joseph nye

The Middle East remains of a major geostrategic importance. Global powers found in the recent developments an opportunity to chart their way into the region; sending troops and reinforcements, rebuilding alliances and restoring old relations. Amidst this chaotic environment, a number of regional forces opted to adopt a different approach: soft power. 

Taiwan has staged a remarkable diplomatic comeback even without an embassy in Ottawa or an official consulate in Vancouver. It's been done with the help of the Taipei Economic and Cultural Office, which has been employing soft power for many years to win the hearts of many Canadians.

The United Nations’ adoption in 2014 of an International Yoga Day was remarkable for many reasons. [...] No International Day resolution has been co-sponsored by so many countries or has been passed in such a short timeframe. It was definitely a remarkable achievement for Indian diplomacy. It has also been hailed as a demonstration of India’s soft power.

Daya Kishan Thussu’s Communicating India’s Soft Power: Buddha to Bollywood (Sage, 2016) is a rare resource on the subject of the country’s ‘soft power’. As the author himself claims, “on the soft power of China itself there are at least half a dozen books published in English – many more in Mandarin – while in the case of India the terrain is blank, despite its large array of soft power elements”.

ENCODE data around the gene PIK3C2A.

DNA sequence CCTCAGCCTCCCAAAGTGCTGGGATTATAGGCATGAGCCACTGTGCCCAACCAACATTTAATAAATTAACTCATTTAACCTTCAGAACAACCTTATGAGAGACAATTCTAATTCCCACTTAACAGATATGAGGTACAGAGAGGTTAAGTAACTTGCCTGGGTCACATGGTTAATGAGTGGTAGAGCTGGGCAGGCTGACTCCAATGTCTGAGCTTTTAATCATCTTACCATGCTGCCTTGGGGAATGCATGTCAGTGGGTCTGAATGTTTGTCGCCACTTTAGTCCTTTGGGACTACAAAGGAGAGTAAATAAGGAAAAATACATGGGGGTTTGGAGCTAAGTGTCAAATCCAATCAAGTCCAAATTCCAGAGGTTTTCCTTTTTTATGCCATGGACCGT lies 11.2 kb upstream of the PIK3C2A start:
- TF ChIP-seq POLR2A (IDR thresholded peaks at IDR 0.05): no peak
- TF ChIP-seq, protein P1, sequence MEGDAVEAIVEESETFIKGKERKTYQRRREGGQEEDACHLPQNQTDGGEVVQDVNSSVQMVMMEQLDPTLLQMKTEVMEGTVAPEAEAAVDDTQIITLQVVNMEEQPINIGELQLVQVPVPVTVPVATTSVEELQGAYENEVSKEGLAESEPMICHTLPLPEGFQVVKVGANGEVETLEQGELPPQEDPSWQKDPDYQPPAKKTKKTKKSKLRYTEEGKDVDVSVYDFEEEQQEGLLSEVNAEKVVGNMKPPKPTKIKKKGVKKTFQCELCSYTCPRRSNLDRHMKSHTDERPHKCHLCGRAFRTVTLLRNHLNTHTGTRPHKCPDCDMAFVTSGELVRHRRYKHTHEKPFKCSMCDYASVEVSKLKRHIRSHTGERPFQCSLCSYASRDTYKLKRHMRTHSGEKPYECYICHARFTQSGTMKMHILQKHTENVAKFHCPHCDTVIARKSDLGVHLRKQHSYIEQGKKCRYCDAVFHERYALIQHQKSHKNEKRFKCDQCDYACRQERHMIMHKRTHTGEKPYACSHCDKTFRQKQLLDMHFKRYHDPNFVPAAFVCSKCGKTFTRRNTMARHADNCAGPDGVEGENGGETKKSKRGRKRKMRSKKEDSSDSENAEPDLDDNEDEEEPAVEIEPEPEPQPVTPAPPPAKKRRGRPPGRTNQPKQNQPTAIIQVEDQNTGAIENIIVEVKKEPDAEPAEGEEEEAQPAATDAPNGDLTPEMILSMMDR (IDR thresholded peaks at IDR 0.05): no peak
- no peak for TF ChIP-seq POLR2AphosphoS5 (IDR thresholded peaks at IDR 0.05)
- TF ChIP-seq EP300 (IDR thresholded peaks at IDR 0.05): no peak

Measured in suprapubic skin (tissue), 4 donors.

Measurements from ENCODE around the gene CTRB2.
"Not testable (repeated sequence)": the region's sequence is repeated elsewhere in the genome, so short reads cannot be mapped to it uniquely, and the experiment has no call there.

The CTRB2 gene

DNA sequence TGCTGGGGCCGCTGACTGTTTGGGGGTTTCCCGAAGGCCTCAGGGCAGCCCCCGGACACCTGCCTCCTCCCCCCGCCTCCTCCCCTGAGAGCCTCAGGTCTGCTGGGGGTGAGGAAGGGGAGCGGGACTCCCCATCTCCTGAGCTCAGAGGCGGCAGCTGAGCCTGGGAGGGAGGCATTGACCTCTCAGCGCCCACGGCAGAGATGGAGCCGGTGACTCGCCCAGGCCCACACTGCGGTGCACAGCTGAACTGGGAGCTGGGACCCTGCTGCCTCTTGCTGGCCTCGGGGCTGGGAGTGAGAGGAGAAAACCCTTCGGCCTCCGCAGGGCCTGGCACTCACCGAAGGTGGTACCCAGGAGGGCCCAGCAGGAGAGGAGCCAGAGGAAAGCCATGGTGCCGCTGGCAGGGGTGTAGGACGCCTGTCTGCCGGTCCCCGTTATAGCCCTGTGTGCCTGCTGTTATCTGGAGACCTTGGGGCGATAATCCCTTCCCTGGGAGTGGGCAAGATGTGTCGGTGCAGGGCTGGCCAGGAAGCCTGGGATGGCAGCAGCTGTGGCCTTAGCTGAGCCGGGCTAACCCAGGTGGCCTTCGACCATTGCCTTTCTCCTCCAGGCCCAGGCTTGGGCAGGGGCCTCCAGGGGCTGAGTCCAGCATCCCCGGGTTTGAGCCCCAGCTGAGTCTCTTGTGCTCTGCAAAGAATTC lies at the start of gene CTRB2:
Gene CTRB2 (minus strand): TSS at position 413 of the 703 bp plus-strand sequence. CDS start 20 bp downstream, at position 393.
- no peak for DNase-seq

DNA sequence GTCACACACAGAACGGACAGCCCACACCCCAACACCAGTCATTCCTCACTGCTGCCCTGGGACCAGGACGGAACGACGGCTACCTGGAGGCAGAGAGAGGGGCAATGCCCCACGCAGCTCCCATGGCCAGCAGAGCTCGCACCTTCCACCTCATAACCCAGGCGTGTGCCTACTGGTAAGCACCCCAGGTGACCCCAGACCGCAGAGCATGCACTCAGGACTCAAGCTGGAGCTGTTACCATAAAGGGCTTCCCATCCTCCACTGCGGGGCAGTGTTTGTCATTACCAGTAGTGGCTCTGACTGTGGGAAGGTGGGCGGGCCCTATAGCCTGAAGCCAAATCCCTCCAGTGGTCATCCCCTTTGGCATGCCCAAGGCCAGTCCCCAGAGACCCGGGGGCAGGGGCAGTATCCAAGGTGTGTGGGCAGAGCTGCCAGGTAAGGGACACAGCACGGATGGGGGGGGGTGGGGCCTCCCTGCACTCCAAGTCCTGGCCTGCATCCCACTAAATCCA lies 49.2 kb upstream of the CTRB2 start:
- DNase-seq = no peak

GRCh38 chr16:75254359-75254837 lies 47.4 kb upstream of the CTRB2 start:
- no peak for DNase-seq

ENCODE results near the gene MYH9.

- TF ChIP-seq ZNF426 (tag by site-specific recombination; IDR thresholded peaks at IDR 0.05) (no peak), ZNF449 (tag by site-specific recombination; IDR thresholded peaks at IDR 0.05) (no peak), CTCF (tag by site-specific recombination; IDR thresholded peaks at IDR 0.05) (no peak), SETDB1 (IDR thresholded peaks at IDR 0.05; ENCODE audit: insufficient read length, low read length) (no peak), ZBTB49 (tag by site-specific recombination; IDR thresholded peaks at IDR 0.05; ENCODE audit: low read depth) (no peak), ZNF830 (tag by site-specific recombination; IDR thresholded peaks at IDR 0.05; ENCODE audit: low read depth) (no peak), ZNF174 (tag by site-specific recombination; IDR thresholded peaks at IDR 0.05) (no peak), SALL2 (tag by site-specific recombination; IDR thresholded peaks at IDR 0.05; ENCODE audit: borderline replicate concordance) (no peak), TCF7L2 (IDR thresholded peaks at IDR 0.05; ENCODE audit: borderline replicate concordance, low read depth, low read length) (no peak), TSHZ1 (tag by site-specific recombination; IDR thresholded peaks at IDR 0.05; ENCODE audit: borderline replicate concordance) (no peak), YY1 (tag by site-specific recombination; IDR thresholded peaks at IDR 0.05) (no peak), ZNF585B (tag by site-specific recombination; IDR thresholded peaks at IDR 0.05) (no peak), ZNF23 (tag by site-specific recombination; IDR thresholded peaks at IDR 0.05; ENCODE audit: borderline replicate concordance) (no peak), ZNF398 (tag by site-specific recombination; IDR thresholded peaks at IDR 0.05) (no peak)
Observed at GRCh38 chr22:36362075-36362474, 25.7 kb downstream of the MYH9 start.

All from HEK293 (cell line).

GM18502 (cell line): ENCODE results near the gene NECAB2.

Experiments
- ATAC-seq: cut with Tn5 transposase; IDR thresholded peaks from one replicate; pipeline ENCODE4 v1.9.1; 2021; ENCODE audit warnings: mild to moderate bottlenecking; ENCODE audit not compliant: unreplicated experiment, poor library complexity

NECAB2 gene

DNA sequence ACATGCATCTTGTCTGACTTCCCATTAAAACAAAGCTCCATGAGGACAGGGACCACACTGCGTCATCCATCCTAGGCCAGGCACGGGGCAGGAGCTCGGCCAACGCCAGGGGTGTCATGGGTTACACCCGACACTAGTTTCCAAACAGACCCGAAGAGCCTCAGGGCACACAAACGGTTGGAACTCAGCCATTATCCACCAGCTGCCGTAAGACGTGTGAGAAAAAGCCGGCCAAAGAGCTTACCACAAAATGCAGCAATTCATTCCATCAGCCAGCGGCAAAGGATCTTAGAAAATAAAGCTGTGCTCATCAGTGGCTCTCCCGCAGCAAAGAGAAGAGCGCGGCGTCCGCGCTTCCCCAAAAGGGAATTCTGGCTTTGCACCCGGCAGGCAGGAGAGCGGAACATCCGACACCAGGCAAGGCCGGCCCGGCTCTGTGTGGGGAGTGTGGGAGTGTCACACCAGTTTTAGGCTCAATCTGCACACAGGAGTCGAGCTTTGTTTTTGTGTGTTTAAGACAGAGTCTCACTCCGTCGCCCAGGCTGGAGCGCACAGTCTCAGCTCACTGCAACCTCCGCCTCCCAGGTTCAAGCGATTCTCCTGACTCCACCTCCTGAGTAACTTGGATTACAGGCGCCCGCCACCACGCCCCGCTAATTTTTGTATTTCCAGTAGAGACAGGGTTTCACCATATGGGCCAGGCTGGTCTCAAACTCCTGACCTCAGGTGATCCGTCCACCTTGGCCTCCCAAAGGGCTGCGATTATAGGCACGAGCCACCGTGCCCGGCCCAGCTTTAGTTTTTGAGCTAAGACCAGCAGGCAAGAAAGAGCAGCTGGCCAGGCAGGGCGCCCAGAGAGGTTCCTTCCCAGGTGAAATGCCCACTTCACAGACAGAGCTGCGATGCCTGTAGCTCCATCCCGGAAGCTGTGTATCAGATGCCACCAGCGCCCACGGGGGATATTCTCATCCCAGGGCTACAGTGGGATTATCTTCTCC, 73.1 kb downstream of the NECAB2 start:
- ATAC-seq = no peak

Australian animals have long been dispatched internationally as a form of diplomacy. In the past two years however, it has been koalas, rather than the platypi, who have shot to international notice as key Australian contenders in political power plays. 

Soft power has become strategically important for China and is regarded an important component of its “comprehensive national power” , a measure of its own national power.

Joseph Nye has been the preeminent thought leader on the issue of power dynamics and relationships connecting global actors. [...] What is the future of this American century? My guess is that among the range of possible futures, ones in which a new challenger such as Europe, Russia, India, Brazil or China surpasses the United States and precipitates the end of the American centrality to the global balance of power are not impossible, but not very likely.

Donald Trump, the Republican Party’s presumptive presidential nominee, has expressed deep skepticism about the value of U.S. alliances. His is a very 19th-century view of the world. [...] The real problem for the United States is not that it will be overtaken by China or another contender, but that a rise in the power resources of many others – both states and non-state actors – will pose new obstacles to global governance.